Vlik said, visibly relaxing, “It’s been quite a while since Port Shand, hasn’t it. Have you been doing well? I …” He seemed to realize at that point that something was wrong, and the nervousness returned. “I … ah, what are you … Arntah, could you say something? You’re scaring me. Maybe drop the pole, too? Arntah!”
Arntah clumsily lifted the pole and struck Vlik with it. The young man fell, and Arntah hit him again. A third hit cracked the pole when his awkward handling of it caught it against the wall. He continued his swing, and the sharp end of the broken pole impaled the limp Vlik. Blood spread out from the wound, and, with a final cough of blood, Vlik died.
Arntah stared at the corpse for a moment. His mind did not suddenly clear, there was no miraculous lifting of the weight on his shoulders. He had killed someone face to face — there was literally blood on his hands now! — but he felt no better now than he had upon entering the alley.
He searched Vlik’s body, finding nothing much more than some coins and a strange ball of shimmery stone. Standing again, he became aware of alarm whistles from the rooftops. Looking up, he saw the white and blue robes of one of the city watch. He reacted instinctively and began to run for his life.
Red Lhu was shocked to see a very bedraggled Arntah run onto the beach of the cove where she was doing some minor cosmetic repairs to her ship, the Magenta Magpie. She was getting ready to sail into Foralim for the first time, and, pirate or no, she wanted to make a good impression.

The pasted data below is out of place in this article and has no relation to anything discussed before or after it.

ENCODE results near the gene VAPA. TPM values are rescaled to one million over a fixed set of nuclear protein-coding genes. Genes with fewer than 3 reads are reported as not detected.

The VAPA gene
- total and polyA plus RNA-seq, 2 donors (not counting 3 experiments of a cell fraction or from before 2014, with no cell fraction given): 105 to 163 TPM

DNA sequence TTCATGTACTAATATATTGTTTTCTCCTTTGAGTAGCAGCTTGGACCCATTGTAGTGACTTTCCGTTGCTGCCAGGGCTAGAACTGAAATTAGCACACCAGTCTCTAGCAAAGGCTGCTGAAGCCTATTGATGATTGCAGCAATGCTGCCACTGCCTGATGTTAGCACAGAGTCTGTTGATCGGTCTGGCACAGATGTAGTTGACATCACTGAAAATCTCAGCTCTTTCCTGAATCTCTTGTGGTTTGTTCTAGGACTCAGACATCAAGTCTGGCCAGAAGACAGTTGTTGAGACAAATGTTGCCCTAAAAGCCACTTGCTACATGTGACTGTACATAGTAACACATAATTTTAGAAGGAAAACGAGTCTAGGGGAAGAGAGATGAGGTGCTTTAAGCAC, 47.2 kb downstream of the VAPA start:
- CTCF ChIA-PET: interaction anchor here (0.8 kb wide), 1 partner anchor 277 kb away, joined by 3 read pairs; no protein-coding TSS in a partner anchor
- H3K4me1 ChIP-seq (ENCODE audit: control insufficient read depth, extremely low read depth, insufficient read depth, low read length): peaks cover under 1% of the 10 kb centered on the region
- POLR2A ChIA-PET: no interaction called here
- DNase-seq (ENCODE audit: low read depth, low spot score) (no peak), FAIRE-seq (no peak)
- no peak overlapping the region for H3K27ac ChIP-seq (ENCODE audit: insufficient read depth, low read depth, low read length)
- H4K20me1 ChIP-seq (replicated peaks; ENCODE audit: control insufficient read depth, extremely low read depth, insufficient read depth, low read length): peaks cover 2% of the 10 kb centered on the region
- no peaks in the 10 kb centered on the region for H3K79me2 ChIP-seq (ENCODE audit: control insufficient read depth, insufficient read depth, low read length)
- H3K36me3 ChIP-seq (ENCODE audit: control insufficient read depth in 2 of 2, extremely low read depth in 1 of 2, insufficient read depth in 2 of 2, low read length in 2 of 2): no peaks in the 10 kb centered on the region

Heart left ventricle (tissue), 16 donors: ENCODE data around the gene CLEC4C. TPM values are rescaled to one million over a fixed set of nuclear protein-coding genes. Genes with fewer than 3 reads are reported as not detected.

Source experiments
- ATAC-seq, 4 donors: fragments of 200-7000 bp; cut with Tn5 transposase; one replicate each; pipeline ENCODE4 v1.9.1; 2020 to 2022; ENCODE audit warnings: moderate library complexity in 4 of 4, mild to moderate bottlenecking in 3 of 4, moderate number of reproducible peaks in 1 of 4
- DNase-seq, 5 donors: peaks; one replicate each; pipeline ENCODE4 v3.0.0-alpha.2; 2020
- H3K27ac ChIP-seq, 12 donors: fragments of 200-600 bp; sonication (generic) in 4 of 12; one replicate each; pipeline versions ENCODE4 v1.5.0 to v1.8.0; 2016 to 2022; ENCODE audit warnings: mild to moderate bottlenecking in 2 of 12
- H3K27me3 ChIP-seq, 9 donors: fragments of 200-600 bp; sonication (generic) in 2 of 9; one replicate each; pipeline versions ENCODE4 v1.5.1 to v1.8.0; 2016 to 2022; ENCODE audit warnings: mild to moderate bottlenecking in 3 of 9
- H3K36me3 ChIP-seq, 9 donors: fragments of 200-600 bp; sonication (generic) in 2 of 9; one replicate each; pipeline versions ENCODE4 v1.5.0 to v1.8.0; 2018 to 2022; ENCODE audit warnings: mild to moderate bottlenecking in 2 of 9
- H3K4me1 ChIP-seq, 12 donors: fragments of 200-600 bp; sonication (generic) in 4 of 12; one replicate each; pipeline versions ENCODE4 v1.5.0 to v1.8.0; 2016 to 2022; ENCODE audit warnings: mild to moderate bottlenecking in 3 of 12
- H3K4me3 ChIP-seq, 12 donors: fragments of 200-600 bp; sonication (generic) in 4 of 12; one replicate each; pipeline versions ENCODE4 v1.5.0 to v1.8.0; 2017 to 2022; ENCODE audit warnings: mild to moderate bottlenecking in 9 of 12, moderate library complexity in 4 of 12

This beach in Kimmeron was so far from Port Shand both in time and distance, that at first she was sure she was hallucinating. But when Arntah, dirty, sweaty, desperation in his eyes, stopped in front of her and said, “Please, help me! They want to kill me!” she realized that somehow the man who had separated her from Vlik was not only here, but at her mercy.
Lhu had become captain five years ago, and was used to making quick decisions. She knew that it had been Arntah who’d convinced Vlik to turn her over to that snake Lesdineh, but she also knew that the merchant had good connections, having come across Tawny Tiger Traders merchandise more than once in her raiding. She didn’t much care who wanted to kill him or why — if she decided he needed to be dead for stealing Vlik away and then getting him to sell her into slavery, regardless of how well than had ended up, her sword was quite sharp enough to do the job.